To drum up interest in the impending album, a "Cyber Song" contest was held on Bowie's personal website BowieNet to compose lyrics to an early instrumental version of the song "What's Really Happening". The winning lyrics would be featured on Hours. Contest winner Alex Grant also won a trip to Philip Glass' Looking Glass Studios on 24 May 1999 to watch Bowie record the final vocal during a live Webcast. There, Grant contributed backing vocals to the song, along with a friend who accompanied him.

The original title for the album was going to be "The Dreamers", after the album's closing track.

Album Cover

The album cover, designed by Rex Ray with photography by Tim Bret Day and Frank Ockenfels, depicts the short-haired Bowie persona from the intensely energetic previous album Earthling exhausted, resting in the arms of a long-haired, more youthful version of Bowie. Indeed, Hours is a much mellower album than its predecessor, and features numerous references to earlier parts of Bowie's musical career (particularly the early 1970s). For the album's initial release, a number of copies featured a lenticular version of the cover, lending a three-dimensional effect to the image.

Critical Reception

AllMusic's senior critic Stephen Thomas Erlewine wrote: "it may not be one of Bowie's classics, but it's the work of a masterful musician who has begun to enjoy his craft again and isn't afraid to let things develop naturally." Rolling Stone critic Greg Tate described the record as "an album that improves with each new hearing" and "further confirmation of Richard Pryor's observation that they call them old wise men because all them young wise men are dead". Similarly impressed, Alternative Press described Hours as "a masterpiece", adding that it "finds Bowie returning to basics he never should have left behind".

Ryan Schreiber of Pitchfork criticised the album, saying: "Hours opts for a spacy, but nonetheless adult-contemporary sound that comes across with all the vitality and energy of a rotting log." Schreiber further stated: "No, it's not a new low, but that doesn't mean it's not embarrassing." Writing for Select, John Mullen considered the album to be an improvement on Earthling, but likened Bowie to a "more high-brow" version of Sting and concluded: "Even on the personal exorcism of 'Seven' there's a lack of urgency that suggests that the 'confessional' is just another style Bowie's trying out for size."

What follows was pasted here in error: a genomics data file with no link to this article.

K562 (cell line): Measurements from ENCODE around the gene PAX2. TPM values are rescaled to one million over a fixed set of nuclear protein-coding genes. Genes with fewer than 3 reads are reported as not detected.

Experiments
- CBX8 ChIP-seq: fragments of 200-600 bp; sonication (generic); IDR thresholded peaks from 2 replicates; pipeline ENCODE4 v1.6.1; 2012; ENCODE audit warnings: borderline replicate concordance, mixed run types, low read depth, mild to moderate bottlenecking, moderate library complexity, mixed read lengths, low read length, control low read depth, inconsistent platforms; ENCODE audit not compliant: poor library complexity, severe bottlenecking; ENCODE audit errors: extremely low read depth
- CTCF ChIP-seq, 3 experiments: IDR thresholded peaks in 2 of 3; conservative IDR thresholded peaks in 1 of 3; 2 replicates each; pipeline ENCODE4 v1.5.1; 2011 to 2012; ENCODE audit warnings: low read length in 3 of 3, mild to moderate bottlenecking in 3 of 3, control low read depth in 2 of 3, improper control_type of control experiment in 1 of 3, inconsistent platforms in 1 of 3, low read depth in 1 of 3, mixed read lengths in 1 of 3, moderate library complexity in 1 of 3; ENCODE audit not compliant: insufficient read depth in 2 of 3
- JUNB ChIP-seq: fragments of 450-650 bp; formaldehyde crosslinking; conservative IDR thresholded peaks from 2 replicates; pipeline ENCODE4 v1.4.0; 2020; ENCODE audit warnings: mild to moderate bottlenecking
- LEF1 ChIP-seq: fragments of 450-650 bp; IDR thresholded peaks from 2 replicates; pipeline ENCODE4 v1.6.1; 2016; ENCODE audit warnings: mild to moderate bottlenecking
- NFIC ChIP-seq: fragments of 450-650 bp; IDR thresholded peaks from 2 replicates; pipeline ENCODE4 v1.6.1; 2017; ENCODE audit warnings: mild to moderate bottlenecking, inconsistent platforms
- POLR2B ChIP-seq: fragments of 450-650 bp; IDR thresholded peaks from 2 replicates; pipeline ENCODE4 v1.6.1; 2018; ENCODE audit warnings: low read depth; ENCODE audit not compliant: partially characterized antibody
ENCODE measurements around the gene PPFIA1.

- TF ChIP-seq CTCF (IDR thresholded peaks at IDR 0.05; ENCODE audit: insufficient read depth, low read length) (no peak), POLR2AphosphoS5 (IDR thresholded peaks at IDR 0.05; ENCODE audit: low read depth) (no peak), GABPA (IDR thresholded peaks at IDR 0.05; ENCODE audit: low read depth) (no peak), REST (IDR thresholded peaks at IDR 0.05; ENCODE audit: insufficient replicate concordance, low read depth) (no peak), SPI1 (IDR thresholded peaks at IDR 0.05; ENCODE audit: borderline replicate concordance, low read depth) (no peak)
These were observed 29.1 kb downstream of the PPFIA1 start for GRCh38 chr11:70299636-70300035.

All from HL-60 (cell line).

An edition with additional tracks was released in 2004. In January 2005, Bowie's new label ISO Records reissued Hours as a double CD set with the second CD comprising remixes, alternate versions, and single B-sides.


  • David Bowie: vocals, keyboards, 12-string acoustic guitar, Roland 707 drum programming
  • Reeves Gabrels: electric guitar and acoustic 6- and 12-string guitars, drum loops and programming, synth
  • Mark Plati: bass guitar, acoustic & electric 12-string guitar, synth and drum programming, mellotron on "Survive"
  • Mike Levesque: drums
  • Sterling Campbell: drums on "Seven", "New Angels of Promise" and "The Dreamers"
  • Chris Haskett: rhythm guitar on "If I'm Dreaming My Life"
  • Everett Bradley: percussion on "Seven"
  • Holly Palmer: backing vocals on "Thursday's Child"


Design Concept [Album Cover Concept]: David Bowie
Design [Album Design & Image Manipulation]: Rex Ray
Engineer: Kevin Paul
Engineer [Assistant]: Jay Nicholas
Engineer [Assistant]: Ryoji Hata
Mastered By: Andy VanDette
Mixed By, Producer [Additional], Engineer [Additional]: Mark Plati
Photography By [Additional Inside Photo]: Frank W. Ockenfels 3
Photography By [Cover & Inside Photos]: Tim Bret-Day
Written-By, Producer: David Bowie
Written-By, Producer: Reeves Gabrels


Hours (David Bowie album) - Wikipedia, the free encyclopedia : taken from - https://en.wikipedia.org/wiki/Hours_(David_Bowie_album)